If a new federal bill is successful, e-prescriptions will be required for opioids and other controlled substances under Medicare.
Representatives Markwayne Mullin (R-OK) and Katherine Clark (D-MA) have introduced H.R. 3528, the “Every Prescription Conveyed Securely (EPCS) Act”, which would require all doctors and pharmacists to use an online database when prescribing addictive drugs.
“By requiring all doctors and pharmacists to use an online database when prescribing these highly addictive drugs, we allow e-prescriptions to control, track, and monitor these highly addictive painkillers on a new level,” Mullin said. “This bill prevents patients from doctor shopping and prevents fraudulent, handwritten paper prescriptions.”
While NCPA praised the bill, it is just one part of a solution to the opioid epidemic. “We commend the lawmakers' intent and goals with the legislation as independent community pharmacists are on the front lines battling the opioid epidemic,” Kevin Schweers, a spokesman for NCPA, told Drug Topics. “We have several recommendations along the lines of technical modifications to help ensure the legislation works as intended without any adverse impact on community pharmacists and the patients they serve. We are providing those suggestions and believe that mandatory electronic prescribing of these medications is part of a multifaceted solution to this problem. "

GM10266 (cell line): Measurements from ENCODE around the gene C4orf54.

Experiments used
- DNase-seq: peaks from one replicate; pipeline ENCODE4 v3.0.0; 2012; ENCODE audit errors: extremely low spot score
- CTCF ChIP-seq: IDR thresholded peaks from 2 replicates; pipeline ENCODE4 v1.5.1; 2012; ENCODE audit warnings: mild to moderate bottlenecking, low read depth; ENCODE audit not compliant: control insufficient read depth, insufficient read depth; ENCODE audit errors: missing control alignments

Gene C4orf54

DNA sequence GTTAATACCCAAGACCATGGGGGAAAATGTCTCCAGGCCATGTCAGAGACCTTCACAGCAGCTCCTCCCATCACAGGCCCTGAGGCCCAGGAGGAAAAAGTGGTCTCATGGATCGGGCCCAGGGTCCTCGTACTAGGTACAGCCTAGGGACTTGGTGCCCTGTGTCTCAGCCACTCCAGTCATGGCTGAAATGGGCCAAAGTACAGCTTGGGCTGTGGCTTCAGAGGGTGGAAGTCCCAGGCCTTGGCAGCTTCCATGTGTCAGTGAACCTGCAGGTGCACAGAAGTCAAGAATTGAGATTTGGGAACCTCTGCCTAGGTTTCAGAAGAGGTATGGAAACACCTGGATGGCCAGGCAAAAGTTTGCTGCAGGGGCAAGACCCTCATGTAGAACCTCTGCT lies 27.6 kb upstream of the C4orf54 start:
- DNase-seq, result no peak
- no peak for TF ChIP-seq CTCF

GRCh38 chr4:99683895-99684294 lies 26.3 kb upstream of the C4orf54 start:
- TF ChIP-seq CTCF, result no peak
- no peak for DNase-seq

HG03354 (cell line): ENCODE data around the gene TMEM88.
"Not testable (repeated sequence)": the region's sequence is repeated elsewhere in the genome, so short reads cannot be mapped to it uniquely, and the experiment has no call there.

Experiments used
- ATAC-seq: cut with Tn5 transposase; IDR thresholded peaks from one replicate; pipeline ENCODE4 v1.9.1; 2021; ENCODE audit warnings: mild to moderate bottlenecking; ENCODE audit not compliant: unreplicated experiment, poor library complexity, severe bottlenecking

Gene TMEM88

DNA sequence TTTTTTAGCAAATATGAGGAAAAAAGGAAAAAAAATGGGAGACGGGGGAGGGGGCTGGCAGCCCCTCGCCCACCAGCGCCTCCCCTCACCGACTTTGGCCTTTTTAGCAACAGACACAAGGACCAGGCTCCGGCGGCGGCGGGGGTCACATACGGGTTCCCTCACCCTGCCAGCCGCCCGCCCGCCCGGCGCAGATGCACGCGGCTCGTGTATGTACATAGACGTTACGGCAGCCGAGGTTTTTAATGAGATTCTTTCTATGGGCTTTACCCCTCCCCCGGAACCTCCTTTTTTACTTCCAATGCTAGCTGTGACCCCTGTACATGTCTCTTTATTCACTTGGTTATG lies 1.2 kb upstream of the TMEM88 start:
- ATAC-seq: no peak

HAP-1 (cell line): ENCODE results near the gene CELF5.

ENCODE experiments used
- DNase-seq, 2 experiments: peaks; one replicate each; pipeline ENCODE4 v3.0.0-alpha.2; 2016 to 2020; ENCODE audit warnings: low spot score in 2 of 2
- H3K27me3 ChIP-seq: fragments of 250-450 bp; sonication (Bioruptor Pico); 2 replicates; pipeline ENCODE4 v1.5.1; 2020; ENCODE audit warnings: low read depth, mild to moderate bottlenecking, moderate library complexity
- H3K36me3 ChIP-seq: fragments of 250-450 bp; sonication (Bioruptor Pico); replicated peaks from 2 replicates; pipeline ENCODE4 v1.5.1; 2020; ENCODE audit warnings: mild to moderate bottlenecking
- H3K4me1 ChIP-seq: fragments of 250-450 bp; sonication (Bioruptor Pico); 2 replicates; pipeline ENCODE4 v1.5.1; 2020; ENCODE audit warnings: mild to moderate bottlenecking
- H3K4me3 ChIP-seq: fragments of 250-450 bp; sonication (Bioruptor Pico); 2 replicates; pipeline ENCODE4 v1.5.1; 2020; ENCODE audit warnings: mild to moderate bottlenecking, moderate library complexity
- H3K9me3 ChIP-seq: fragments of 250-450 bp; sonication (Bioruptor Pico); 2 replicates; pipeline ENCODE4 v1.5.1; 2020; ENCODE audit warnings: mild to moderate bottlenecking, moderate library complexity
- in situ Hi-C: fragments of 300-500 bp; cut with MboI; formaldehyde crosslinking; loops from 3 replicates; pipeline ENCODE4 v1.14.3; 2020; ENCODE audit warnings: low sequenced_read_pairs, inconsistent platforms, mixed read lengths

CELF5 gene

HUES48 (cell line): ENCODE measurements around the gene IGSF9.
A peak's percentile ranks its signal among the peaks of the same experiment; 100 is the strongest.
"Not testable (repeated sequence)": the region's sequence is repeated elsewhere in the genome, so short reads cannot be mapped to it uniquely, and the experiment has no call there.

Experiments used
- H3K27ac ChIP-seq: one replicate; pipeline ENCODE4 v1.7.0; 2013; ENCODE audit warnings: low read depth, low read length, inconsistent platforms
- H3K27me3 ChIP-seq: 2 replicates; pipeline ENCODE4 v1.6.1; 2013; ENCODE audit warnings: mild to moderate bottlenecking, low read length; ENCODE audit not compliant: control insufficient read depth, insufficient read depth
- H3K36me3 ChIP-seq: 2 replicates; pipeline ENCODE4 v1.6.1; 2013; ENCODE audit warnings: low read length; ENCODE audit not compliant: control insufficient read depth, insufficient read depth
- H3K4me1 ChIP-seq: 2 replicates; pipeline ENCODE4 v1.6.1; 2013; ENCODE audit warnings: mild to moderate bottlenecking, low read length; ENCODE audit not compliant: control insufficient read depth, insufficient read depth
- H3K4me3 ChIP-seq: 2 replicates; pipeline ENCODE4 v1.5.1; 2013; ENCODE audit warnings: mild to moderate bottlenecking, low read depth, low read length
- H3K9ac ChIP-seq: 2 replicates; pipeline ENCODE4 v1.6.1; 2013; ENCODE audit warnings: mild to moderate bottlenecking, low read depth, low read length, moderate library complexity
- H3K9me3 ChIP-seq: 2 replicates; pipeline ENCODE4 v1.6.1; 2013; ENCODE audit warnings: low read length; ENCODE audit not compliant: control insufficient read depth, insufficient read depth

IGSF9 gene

The EPCS Act complements an Oklahoma state law, which already requires doctors in the state to check the Oklahoma Prescription Monitoring Program (PMP) when prescribing controlled substances to new patients.
“Oklahoma is consistently ranked among the highest in the nation in overdose deaths from prescription painkillers. Despite federal and local efforts, we have seen the opioid epidemic creep into our communities at alarming rates,” Mullin said. “We need to ensure that patients are receiving opioids only when absolutely necessary and take precautionary measures to prohibit them from falling into the wrong hands. Our bill … aims to close a dangerous loophole that has been fueling the problem of excessively prescribed opioids.”